Hospital-to-hospital transportation of patients in the COVID-19 era presents unique challenges to ensuring the safety of both patients and health care providers. Crucial factors to address include having adequate supplies of protective equipment and ensuring their appropriate use, defining patient care procedures during transport, and decontamination post-transport. Transport vehicles need to have adequate physical space, an isolated driver compartment, NS HEPA filtration of air. Having a standardized intake process can help identify patients who would benefit from transport to another facility.
Transport of critically ill patients with COVID-19 presents a unique challenge given the risk of transmission for the disease. Most often, patients are transferred from one hospital to another for specialized services or a higher level of care.
Communication and preplanning are key elements to ensure safe transport of these patients and to minimize risk of disease transmission to the transport personnel. Items to consider at intake include necessity of transport, ideal destination facility and unit type, and duration of transport or out-of-hospital time. Subsequent planning includes appropriate use and type of protective equipment, patient care procedures during transport, and decontamination post-transport.
Cleveland Clinic Transport Plan
The Cleveland Clinic critical care transport team (CCT) partnered with the Cleveland Clinic Health System, our vehicle vendors, and the Ohio Department of Health to develop a comprehensive transport management plan for the transport of patients with confirmed or suspected COVID-19 infection. It was finished in about mid-March 2020.
Crucial factors in the plan for the safety of patients and transport personnel include maintaining adequate types and volumes of personal protective equipment (PPE) as well as ensuring that all staff have the appropriate training in regards to PPE management, including donning and doffing. Also needed are patient barriers and device adjuncts based on the patient’s clinical situation. Examples include face masks for nonintubated patients, adding HEPA filters at the ventilator exhalation valve or expiratory port of manual resuscitation devices (such as bag-valve-mask devices), and avoiding any disconnects of the ventilator circuit.
Policies and training modules were implemented to address PPE management and PPE recommendations based on risk in transport. For example, when transporting any patients with suspected or confirmed COVID-19, team members are required to wear a gown, gloves, goggles, and surgical mask. For patients at high risk for aerosolization of infectious material (eg, intubated patients), an N95 mask is required.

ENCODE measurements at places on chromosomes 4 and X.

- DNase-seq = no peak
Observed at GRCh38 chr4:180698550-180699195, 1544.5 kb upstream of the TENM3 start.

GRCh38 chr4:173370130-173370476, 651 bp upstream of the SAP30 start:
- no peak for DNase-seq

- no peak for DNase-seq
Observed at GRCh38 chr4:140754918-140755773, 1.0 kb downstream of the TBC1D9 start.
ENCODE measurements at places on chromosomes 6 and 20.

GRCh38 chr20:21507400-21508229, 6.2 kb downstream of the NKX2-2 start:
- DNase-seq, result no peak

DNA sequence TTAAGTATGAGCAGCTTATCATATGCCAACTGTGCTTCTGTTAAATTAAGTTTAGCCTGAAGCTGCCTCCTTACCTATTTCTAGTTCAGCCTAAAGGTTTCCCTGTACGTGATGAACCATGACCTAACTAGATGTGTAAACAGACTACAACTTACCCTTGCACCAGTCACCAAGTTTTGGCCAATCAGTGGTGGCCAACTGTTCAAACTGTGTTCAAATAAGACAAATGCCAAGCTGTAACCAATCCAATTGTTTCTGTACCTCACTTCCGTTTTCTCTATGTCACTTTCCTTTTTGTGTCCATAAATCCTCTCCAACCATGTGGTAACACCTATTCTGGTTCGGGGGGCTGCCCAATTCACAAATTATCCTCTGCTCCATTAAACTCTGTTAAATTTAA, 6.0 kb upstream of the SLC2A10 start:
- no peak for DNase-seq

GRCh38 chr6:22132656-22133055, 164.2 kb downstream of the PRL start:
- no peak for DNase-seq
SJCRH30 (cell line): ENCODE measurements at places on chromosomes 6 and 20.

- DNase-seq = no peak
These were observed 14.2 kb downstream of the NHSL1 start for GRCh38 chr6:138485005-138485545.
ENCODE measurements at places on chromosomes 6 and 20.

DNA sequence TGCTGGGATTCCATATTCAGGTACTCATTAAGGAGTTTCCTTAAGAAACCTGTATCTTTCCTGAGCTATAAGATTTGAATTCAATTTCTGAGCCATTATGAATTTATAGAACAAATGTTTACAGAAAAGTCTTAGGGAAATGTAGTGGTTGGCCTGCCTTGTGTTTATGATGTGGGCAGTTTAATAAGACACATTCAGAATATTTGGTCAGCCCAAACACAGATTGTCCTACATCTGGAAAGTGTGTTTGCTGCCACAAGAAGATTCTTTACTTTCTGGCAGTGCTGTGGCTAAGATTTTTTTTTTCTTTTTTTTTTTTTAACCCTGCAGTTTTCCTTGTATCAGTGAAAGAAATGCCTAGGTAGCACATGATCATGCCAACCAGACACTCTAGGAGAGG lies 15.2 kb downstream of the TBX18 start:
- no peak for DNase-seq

Patient transport factors to consider
The environment of the transport vehicle is also an important consideration. This includes having adequate physical space, isolating the driver (or pilot) compartment, providing HEPA filtration of recycled air, ensuring proper PPE, adequate cleaning of the space, and training of all transport personnel.4 Additionally, contingency plans should be in place for patient deterioration or medical emergencies during transport, including having additional PPE available for all transport personnel. Efforts should be made to ensure patient stability prior to transport, with particular emphasis on securing the airway. Having controlled intubation in a closed room will result in less aerosolization and, thus, less risk to caregivers versus intubation in a transport vehicle.
Collaboration between the Cleveland Clinic CCT and Cleveland Clinic Institutes and vehicle vendor partners has been crucial to ensuring seamless and safe transport of patients during the COVID-19 pandemic. The CCT provides care in a variety of environments ranging from the emergency department and intensive care unit transfers to prehospital requests with outside emergency management service (EMS) agencies.
Establishing a process for transfers
To standardize the intake process and ensure protection of all health care providers involved with a patient transfer, the CCT clinical coordinator routinely screens all transfer patients with a short COVID-19 screening questionnaire at the time of transfer request. As it is often not possible to obtain substantial patient-specific details for EMS or other out-of-hospital transfers prior to on-scene arrival, and due to the urgent and unpredictable environment while on scene, all of these patients are treated as potential COVID-19 cases and managed appropriately.
Additional modifications to the hospital transfer and CCT inter-facility transport request process have been implemented due to the risks of COVID-19 transmission. Cleveland Clinic has an external hospital transfer workflow protocol for patients with COVID-19 to help identify which patients may benefit from treatment or therapy otherwise unavailable at the referring facility (including referring capacity issues).